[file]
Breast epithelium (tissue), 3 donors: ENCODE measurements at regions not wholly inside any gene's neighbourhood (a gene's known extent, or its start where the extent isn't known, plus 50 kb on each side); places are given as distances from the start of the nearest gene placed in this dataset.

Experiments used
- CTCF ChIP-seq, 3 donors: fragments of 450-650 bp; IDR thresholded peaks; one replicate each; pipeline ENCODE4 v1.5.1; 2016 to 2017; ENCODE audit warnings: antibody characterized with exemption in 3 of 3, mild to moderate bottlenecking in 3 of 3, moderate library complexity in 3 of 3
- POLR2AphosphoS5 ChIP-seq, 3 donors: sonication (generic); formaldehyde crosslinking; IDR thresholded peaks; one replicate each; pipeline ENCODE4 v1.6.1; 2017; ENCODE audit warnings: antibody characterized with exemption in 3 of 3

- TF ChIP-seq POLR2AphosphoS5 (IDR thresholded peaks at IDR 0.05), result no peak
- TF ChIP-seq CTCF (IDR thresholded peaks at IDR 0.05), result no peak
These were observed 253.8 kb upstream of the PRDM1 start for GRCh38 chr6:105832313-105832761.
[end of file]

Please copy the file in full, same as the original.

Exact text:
Breast epithelium (tissue), 3 donors: ENCODE measurements at regions not wholly inside any gene's neighbourhood (a gene's known extent, or its start where the extent isn't known, plus 50 kb on each side); places are given as distances from the start of the nearest gene placed in this dataset.

Experiments used
- CTCF ChIP-seq, 3 donors: fragments of 450-650 bp; IDR thresholded peaks; one replicate each; pipeline ENCODE4 v1.5.1; 2016 to 2017; ENCODE audit warnings: antibody characterized with exemption in 3 of 3, mild to moderate bottlenecking in 3 of 3, moderate library complexity in 3 of 3
- POLR2AphosphoS5 ChIP-seq, 3 donors: sonication (generic); formaldehyde crosslinking; IDR thresholded peaks; one replicate each; pipeline ENCODE4 v1.6.1; 2017; ENCODE audit warnings: antibody characterized with exemption in 3 of 3

- TF ChIP-seq POLR2AphosphoS5 (IDR thresholded peaks at IDR 0.05), result no peak
- TF ChIP-seq CTCF (IDR thresholded peaks at IDR 0.05), result no peak
These were observed 253.8 kb upstream of the PRDM1 start for GRCh38 chr6:105832313-105832761.